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Last Sunday I got back-to-back lessons. Part 1: jumping! This was our third jump lesson in a row (who needs dressage anyway, right?) and it went very well. Hemie was forward, really through on both reins including our hard direction, and we had a blast. He even saved me once when I got ahead of him at a tube jump. Good boy. We did an uphill combo of big, solid jumps that walked in 2.5 strides. We did the jumps on angled lines and then did them together, which I was nervous about but turned out fine. Overall it was a great lesson and I was proud of my horse and myself.
Part 2: Trailering! I got a supervised session where I hooked up, drove around the neighborhood, figured out the trailer brakes, and then parked. Laurie will be graciously letting me use her truck and trailer to hopefully take myself out to local trails and shows, but I knew I'd feel more comfortable with her supervising me one or two times before I start practicing by myself. Backing the trailer into a parking spot was the most challenging part, but I just need to practice more.
He had Monday night off, and Tuesday he got his hooves done then we had a fun bareback ride. I"m feeling more and more comfortable cantering him around bareback. It's nice to have that confidence on him.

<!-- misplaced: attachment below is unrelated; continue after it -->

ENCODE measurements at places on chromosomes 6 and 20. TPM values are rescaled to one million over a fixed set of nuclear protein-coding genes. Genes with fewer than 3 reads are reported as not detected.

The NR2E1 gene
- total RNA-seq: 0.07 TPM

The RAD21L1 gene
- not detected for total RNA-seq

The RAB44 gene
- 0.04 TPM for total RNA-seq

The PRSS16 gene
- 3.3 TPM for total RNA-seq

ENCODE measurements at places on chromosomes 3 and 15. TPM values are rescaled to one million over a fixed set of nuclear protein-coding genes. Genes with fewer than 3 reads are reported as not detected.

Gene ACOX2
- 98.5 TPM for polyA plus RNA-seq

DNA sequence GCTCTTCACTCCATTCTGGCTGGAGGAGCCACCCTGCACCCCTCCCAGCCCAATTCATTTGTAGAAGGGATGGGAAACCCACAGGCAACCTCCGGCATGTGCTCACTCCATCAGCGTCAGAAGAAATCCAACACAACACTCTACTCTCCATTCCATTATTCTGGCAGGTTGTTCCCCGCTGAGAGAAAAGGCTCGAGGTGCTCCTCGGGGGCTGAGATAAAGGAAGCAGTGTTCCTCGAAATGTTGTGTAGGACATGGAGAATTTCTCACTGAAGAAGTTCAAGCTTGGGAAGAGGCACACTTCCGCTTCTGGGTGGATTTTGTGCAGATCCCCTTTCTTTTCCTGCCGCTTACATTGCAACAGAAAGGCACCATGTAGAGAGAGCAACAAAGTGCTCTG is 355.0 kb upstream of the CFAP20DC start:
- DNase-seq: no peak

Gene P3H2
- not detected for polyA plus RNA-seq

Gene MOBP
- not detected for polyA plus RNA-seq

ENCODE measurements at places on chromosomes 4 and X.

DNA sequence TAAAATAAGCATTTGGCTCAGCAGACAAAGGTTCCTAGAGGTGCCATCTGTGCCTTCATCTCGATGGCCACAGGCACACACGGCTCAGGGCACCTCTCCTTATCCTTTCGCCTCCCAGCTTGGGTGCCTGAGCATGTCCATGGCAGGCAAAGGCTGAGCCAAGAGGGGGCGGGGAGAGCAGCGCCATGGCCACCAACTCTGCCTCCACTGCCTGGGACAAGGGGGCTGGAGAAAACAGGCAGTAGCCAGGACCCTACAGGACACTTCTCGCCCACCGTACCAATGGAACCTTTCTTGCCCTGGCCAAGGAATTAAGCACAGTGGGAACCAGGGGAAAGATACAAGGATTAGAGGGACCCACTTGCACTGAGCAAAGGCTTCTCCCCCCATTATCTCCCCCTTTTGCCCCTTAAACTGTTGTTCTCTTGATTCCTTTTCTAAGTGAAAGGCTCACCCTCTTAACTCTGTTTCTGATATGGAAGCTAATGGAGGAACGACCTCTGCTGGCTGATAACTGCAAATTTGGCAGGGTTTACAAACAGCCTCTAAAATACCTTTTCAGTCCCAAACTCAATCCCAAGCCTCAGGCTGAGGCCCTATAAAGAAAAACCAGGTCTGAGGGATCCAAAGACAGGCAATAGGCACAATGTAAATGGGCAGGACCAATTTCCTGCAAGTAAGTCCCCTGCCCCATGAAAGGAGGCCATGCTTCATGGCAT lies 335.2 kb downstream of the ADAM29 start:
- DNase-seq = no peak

Wednesday we did a dressage ride. It started off tense due to some tack malfunction, but then we were both able to relax and settle down to some nice work. At the right-lead canter, Hemie tried out a new behavior of rooting the bit down and forward. He kept his back soft and hind end engaged, so I was a little fearful of trying to get the bit back - I kinda convinced myself that it was a stretchy canter and therefore desirable? Since we have trouble with connecting to the left rein and stretching on it, this was basically him doing that to a very exaggerated degree. We'll see if it becomes a repeat issue in the future.
I have mixed feelings about Thursday night's dressage lesson. On the one hand, we established that the key to success with our faux spook (a resistance connecting to left rein when tracking right) is: more inside leg. More. MORE. So. Much. Leg! So that is good.
However, our lesson included a tantrum where Hemie got light up front and then ran backwards. We got it together pretty quick and were able to move forward right away, but it still bothers me that he gets so upset during dressage lessons.
For example, she wants me to make a "solid wall" with my reins and push him into it. This always upsets him, and of course gives me tension knowing its going to upset him. In fact, this approach is basically opposite from the Denny Emerson approach of using "negotiating aids" that I've been using during practice rides.
On the one hand, Hemie is getting over his upsets faster, and not throwing tantrums at things that used to bother him - so that shows improvement. On the other hand, I really hate seeing him so upset. Its dangerous, and its certainly not helping him enjoy his job.
This weekend our trainer was away at a show with another client. Hemie and I hacked around the property. Then we hopped around these 3 fences (cross rail, crossrail over ditch, and green roll-top), plus a skinny brown in another arena. Then he got a super bath since the weather was perfect. Overall, a fabulous relaxing weekend.